Defining Community

The Universal House of Justice’s Ridván 2010 message to the Baha’is of the world articulates a clear process for building communities:

  • identifying receptive populations (par. 3)
  • empowering participants (par. 11)
  • fostering meaningful interactions (par. 7)
  • creating opportunities for discourses (par. 30)
  • growing organically from the results of interactions with the community (par. 29)

All of these elements can be translated to online spaces.

When identifying a receptive population in online spaces, Bahá’í institutions use the same principles they use when finding a receptive population in a physical space, but the tools and indicators can be different. The Internet has dramatically increased the number of forms of what can be considered a community while at the same time removing limitations of geography. Pre-Internet definitions of community were usually limited to neighborhood (a street, village, city, state, country, and so on), clubs, work, schools, houses of worship, sport teams, and similar forms of associations. The Internet includes all of these forms of community, and it allows people to collect in any combination of interests imaginable and for any length of time. The idea that a large number of people would spontaneously form a community lasting a few hours or a few days would have been impossible before the Internet. Today, meaningful ad hoc communities can spring up, act, and disband in days or hours.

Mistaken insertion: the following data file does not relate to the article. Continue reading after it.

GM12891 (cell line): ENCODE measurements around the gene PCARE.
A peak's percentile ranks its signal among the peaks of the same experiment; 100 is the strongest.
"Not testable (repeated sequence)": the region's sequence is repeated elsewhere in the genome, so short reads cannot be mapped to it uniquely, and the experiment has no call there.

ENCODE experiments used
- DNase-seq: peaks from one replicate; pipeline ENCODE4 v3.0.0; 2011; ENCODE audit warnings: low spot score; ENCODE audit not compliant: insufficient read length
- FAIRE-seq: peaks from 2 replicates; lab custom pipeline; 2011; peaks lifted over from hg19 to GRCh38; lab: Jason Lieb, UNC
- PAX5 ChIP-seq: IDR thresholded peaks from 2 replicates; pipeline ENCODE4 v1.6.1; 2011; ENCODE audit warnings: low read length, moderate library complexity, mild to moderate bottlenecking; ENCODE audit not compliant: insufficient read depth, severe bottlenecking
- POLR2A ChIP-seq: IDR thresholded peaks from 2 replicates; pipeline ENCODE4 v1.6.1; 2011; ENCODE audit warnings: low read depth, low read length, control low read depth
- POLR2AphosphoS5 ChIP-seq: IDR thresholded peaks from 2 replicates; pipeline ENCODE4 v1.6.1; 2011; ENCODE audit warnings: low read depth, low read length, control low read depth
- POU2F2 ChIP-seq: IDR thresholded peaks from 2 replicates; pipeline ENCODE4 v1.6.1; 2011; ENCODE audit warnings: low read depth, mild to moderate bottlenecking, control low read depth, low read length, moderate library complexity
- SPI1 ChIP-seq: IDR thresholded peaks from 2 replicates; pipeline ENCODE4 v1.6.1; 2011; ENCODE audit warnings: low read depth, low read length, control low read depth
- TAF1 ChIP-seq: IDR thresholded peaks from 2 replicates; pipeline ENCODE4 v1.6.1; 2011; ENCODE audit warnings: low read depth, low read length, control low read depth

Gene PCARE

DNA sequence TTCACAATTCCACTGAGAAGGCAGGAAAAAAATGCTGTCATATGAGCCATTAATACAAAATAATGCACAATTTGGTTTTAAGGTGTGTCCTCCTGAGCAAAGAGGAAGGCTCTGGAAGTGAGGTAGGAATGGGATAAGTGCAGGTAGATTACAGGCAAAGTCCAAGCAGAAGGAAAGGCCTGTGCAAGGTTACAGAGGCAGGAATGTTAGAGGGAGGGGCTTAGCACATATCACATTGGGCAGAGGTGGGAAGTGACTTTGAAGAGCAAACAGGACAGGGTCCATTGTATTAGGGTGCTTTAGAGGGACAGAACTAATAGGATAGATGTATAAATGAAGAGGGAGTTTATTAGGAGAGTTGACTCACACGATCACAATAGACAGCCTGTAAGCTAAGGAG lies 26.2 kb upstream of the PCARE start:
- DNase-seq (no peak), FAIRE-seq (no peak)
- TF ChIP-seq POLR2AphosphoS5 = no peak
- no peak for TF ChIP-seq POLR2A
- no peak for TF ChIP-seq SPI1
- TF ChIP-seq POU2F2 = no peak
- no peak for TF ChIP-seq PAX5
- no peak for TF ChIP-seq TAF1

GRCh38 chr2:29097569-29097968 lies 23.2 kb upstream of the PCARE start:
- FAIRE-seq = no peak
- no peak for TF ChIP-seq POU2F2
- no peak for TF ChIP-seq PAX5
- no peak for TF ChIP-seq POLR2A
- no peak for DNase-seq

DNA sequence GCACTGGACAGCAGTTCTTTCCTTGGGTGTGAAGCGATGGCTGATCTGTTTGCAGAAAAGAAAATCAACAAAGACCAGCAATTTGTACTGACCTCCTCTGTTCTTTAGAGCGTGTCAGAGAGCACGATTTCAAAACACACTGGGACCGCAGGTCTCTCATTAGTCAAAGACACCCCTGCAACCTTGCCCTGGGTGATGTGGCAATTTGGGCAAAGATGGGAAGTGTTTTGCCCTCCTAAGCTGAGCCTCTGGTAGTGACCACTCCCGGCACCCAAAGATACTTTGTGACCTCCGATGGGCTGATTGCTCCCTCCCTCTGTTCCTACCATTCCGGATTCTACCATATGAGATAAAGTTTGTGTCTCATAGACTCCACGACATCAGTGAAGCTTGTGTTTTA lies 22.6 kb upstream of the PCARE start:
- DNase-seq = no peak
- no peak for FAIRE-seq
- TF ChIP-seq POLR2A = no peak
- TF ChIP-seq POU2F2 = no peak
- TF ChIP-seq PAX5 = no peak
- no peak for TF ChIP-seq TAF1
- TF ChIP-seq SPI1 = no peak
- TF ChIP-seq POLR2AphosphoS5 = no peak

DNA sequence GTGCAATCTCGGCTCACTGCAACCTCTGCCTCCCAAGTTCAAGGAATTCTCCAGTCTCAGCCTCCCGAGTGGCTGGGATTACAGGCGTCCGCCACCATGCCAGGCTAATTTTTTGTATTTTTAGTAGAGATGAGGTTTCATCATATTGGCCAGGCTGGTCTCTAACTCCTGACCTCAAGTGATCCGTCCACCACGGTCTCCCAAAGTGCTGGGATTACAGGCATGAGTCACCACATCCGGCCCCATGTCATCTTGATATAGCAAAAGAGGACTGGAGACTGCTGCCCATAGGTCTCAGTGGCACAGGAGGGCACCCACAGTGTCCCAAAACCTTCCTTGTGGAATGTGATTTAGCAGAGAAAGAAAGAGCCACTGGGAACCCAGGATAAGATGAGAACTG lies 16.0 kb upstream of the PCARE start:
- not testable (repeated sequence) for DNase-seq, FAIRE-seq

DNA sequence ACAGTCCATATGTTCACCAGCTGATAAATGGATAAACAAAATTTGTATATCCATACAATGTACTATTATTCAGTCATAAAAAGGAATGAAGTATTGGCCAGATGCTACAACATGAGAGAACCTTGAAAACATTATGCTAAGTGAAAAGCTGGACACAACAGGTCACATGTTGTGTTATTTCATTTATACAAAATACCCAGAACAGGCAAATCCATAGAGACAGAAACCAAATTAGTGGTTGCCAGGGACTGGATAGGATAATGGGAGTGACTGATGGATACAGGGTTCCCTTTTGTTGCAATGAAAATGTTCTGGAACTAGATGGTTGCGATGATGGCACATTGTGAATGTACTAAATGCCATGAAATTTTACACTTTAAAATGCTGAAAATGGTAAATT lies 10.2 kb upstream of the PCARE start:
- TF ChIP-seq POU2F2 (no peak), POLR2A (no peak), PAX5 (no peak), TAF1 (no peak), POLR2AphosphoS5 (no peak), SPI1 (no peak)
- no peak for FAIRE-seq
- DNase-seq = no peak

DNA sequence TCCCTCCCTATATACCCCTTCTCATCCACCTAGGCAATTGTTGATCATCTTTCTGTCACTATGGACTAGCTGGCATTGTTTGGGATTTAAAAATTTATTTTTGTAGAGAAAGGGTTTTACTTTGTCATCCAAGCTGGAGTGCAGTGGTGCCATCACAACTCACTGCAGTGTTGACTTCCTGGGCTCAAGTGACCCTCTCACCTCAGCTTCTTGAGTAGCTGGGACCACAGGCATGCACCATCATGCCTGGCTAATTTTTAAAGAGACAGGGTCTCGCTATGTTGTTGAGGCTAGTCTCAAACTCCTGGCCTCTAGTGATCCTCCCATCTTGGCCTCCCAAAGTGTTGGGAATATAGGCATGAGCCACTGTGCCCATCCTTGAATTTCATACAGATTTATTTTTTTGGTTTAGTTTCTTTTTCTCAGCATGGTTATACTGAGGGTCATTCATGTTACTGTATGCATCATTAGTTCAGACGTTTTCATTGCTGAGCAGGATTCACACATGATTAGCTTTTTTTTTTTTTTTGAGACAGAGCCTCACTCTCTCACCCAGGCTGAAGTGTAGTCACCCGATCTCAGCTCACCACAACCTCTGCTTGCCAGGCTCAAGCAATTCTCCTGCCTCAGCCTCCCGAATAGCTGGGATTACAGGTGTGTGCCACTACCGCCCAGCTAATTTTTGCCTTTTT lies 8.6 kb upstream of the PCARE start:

Another characteristic of community made possible by the Internet is that individuals may easily transition between communities, belong to many communities simultaneously, and engage with each community with varying levels of commitment. The flexibility the Internet provides makes it both very challenging to identify what community is and who a member is. Yet this very same flexibility also increases the number of possible ways in which a Bahá’í institution may identify and engage community.